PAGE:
You hear stories all the time about people who destroyed another person’s cell phone specifically to prevent that other person from calling help when they were worried about their physical safety. Most of these cases involve victims of domestic abuse though it can also happen during the course of other crimes as well.
What many people don’t realize is that the relatively simple act of throwing a phone from a moving vehicle or shattering it with a boot heel is a criminal act. It’s often a charge that’s attached to much more serious ones, such as blackmailing, domestic violence, assault, and even murder.
The issue of damaging someone’s phone or other communication device specifically to deny that person the means of seeking assistance is addressed in Penal Code 591.5. When you read it, you’ll quickly realize that it leaves little wiggle room. The law clearly states that, “a person who unlawfully and maliciously removes, injures, destroys, damages, or obstructs the use of any wireless communication device with the intent to prevent the use of the device to summon assistance or notify law enforcement or any public safety agency of a crime is guilty of a misdemeanor.”
Putting together a defense against this particular charge isn’t easy. The best defense will depend heavily on the evidence against you and the nature of your particular case. Successful defenses that have been used in the past include:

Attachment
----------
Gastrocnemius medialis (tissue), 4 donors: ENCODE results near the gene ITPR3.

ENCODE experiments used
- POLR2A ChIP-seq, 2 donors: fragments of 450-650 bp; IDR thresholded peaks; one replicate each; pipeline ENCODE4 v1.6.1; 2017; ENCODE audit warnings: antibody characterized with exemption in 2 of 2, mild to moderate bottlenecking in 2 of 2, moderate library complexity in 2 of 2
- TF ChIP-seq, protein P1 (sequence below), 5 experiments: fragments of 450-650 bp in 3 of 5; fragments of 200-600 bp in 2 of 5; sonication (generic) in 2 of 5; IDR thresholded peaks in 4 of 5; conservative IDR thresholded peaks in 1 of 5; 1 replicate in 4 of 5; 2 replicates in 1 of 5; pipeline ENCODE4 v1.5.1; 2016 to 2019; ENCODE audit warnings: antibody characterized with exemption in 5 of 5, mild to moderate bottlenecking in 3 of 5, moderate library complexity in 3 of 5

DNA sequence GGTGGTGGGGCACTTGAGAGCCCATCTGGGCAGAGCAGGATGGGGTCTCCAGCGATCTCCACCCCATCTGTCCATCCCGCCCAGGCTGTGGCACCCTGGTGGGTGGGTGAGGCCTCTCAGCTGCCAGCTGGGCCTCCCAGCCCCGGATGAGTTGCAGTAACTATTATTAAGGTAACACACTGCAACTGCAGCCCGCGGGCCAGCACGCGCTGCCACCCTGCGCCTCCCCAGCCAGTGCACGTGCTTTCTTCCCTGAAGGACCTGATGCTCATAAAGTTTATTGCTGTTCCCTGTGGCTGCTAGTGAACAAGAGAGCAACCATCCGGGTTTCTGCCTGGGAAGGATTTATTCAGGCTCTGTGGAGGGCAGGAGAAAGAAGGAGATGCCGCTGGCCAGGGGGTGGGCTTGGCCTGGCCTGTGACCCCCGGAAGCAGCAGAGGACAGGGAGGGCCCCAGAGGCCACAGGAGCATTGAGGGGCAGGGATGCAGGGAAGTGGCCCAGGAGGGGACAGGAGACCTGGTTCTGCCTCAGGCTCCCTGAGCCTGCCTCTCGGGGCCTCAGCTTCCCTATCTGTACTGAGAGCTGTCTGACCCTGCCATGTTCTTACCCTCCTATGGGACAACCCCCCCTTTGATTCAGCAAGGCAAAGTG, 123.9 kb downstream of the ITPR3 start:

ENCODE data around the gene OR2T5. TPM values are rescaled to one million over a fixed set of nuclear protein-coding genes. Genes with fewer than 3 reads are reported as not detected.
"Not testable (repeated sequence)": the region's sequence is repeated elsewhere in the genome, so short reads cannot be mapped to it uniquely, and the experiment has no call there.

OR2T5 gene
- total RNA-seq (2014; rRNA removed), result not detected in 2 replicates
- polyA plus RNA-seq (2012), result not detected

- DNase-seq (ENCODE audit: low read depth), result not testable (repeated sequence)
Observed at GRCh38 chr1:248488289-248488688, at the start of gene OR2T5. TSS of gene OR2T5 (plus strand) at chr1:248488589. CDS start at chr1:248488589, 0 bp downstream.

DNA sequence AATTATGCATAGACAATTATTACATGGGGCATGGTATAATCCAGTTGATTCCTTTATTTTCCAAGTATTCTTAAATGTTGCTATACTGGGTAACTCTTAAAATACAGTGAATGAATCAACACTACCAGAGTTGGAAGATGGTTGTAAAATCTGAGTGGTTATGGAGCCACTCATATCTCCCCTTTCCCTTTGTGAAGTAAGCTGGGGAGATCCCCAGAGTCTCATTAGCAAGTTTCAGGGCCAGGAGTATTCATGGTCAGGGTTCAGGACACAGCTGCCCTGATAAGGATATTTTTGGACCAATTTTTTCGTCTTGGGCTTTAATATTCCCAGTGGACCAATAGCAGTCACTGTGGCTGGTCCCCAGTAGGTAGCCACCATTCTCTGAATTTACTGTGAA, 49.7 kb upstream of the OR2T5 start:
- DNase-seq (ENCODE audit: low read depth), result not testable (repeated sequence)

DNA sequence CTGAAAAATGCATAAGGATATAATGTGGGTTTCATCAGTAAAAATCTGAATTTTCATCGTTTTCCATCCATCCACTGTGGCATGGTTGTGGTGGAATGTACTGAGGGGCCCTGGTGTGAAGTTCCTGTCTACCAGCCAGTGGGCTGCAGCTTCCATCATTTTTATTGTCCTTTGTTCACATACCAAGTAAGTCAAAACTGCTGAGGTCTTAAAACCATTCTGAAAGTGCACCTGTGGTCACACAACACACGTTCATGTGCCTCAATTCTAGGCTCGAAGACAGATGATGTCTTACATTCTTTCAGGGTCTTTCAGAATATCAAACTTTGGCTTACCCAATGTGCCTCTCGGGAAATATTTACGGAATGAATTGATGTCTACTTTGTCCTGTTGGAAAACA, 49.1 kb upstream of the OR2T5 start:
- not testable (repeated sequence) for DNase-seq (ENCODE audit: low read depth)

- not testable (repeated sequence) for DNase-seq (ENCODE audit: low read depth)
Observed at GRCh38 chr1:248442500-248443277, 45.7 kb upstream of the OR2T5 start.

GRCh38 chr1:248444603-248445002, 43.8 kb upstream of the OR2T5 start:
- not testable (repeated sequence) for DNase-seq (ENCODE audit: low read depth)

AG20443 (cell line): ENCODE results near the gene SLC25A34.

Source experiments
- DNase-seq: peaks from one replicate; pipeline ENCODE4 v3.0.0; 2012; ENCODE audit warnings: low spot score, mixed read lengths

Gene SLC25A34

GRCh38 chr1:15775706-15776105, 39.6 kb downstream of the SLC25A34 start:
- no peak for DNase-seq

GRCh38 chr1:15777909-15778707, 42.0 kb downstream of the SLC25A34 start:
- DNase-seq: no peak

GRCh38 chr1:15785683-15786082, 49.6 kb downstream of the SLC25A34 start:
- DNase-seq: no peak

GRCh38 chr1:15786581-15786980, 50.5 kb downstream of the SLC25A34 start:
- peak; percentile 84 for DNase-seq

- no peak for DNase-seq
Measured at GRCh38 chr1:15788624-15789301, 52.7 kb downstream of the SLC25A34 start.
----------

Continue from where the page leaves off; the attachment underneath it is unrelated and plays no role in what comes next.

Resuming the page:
• That no malice was intended when the phone was destroyed
• That the accusation is false
This is one of California’s wobbler laws, but it’s not entirely clear what yardstick prosecutors use when deciding if they want to peruse misdemeanor or felony charges in the case. It’s likely the deciding factors include criminal history and the details surrounding the case. Other charges that were simultaneously filed may also play a role in how the charge is handled.
If you’re convicted of misdemeanor damaging a communication device the maximum sentence is a year in a county jail. In felony cases, the maximum sentence is up to 3 years in a state prison. In some situations, the judge will decide to issue misdemeanor probation instead of jail time.
The best way to avoid this particular charge is to stay far away from the other person’s phone the next time you get into an argument.